While heading towards asteroid Bennu, NASA said its first mission to return a sample of an asteroid to the Earth will also search for elusive “Trojan” asteroids that share our home planet’s orbit. In mid-February 2017, the OSIRIS-REx (Origins, Spectral Interpretation, Resource Identification, and Security- Regolith Explorer) spacecraft will activate its onboard camera suite and commence a search for the elusive “Trojan” asteroids, NASA said. Also Read - High-speed solar storm to hit Earth today, impact phone signals: NASA warns
The OSIRIS-REx spacecraft is currently on a seven-year journey to rendezvous with, study, and bring a sample of Bennu to the Earth. This sample of a primitive asteroid will help scientists understand the formation of our solar system more than 4.5 billion years ago. Also Read - NASA Perseverance Mars rover uses 1998 iMac processor with just one upgrade
“The Earth-Trojan asteroid search provides a substantial advantage to the OSIRIS-REx mission,” said OSIRIS-REx Principal Investigator Dante Lauretta of the University of Arizona, Tucson. “Not only do we have the opportunity to discover new members of an asteroid class, but more importantly, we are practicing critical mission operations in advance of our arrival at Bennu, which ultimately reduces mission risk,” Lauretta said.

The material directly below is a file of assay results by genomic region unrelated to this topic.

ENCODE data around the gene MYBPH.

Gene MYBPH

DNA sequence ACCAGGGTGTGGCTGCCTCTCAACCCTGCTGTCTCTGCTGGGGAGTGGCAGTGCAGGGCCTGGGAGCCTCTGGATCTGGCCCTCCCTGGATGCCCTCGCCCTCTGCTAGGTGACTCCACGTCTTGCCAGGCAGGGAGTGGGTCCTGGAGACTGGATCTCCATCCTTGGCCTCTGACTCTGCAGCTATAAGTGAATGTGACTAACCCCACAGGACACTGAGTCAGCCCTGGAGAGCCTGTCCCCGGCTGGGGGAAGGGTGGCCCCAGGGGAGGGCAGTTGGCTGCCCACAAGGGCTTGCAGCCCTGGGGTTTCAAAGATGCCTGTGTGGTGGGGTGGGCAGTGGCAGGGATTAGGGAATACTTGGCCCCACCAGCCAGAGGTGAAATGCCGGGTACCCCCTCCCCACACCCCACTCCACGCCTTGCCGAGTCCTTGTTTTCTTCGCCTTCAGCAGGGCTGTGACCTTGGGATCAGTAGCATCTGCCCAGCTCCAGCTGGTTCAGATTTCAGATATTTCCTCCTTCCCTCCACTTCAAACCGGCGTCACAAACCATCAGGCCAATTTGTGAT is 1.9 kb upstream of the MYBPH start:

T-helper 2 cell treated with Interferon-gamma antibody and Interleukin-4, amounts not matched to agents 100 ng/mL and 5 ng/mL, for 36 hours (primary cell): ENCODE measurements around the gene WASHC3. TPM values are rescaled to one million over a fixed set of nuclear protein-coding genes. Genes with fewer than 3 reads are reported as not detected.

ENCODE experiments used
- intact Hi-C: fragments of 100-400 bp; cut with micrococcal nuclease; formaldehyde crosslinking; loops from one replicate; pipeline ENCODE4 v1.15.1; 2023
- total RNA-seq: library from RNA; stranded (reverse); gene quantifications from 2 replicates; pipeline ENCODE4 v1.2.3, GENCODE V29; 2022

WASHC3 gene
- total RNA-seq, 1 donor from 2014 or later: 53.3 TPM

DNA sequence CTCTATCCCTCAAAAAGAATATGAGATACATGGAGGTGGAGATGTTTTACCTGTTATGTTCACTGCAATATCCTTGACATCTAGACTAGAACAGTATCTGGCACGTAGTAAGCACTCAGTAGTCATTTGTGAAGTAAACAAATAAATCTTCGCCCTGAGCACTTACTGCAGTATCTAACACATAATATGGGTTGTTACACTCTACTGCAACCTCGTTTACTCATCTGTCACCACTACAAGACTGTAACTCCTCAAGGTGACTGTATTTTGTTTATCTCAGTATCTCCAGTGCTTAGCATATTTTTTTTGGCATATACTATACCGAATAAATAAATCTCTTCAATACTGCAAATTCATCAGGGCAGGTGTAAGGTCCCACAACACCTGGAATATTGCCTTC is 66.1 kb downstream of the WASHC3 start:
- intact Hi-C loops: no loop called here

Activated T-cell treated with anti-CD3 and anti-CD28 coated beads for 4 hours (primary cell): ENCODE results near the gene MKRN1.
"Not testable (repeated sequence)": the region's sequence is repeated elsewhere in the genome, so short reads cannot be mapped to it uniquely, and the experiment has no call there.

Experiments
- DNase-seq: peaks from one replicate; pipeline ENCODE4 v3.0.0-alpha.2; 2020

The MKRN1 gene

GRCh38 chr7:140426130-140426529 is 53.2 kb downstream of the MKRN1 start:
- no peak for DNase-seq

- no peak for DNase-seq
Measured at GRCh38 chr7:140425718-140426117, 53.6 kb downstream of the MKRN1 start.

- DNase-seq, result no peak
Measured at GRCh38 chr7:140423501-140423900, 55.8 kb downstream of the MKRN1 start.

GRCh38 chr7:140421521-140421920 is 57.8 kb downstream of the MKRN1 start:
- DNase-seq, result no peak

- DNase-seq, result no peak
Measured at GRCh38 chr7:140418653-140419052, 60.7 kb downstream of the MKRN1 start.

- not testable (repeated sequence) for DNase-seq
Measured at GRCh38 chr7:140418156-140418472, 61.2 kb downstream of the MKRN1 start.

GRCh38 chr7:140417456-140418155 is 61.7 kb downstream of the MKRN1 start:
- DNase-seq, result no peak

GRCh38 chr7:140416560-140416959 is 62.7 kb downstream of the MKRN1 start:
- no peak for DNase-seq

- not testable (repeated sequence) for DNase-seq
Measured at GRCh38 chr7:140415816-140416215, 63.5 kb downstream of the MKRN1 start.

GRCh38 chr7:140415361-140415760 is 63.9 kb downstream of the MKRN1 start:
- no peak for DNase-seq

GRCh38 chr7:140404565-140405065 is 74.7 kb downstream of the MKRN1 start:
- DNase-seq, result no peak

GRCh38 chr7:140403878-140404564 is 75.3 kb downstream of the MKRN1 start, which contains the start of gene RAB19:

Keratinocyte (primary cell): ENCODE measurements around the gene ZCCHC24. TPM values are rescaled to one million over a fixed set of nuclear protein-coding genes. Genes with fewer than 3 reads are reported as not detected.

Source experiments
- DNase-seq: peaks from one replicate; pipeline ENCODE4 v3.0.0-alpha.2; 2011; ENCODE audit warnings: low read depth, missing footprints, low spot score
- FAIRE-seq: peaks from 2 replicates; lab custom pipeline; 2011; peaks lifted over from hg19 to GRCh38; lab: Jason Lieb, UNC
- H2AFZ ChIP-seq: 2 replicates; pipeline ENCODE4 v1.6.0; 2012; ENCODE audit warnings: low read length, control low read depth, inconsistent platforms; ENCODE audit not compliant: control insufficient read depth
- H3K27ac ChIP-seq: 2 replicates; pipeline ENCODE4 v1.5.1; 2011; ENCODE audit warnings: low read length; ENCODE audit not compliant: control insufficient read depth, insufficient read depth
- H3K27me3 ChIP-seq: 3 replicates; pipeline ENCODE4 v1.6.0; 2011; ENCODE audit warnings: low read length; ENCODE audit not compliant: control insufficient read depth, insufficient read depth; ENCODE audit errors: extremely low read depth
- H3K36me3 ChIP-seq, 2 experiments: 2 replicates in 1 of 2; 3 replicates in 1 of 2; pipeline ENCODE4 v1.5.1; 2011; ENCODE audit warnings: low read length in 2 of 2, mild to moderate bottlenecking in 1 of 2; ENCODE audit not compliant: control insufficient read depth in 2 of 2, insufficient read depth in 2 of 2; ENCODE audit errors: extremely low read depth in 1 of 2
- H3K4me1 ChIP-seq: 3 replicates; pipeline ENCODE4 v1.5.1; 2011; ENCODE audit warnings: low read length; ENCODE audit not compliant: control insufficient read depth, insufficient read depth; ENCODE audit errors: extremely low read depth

Trojans are asteroids that are constant companions to planets in our solar system as they orbit the sun, remaining near a stable point 60 degree in front of or behind the planet. Because they constantly lead or follow in the same orbit, they will never collide with their companion planet. There are six planets in our solar system with known Trojan asteroids?Jupiter, Neptune, Mars, Venus, Uranus and, even Earth.
The Earth Trojan is elusive. To date, scientists have only discovered one Earth Trojan asteroid — 2010 TK7 — found by NASA’s NEOWISE project in 2010. Between February 9 and 20, however, the OSIRIS-REx spacecraft will be positioned in an ideal spot to undertake a survey, NASA said. Over 12 days, the OSIRIS-REx Earth-Trojan asteroid search will employ the spacecraft’s MapCam imager to methodically scan the space where Earth Trojans are expected to exist.
Many of these observations will closely resemble MapCam’s planned activities during its upcoming search for satellites of asteroid Bennu, so the Trojan asteroid search serves as an early rehearsal for the mission’s primary science operations, the US space agency noted.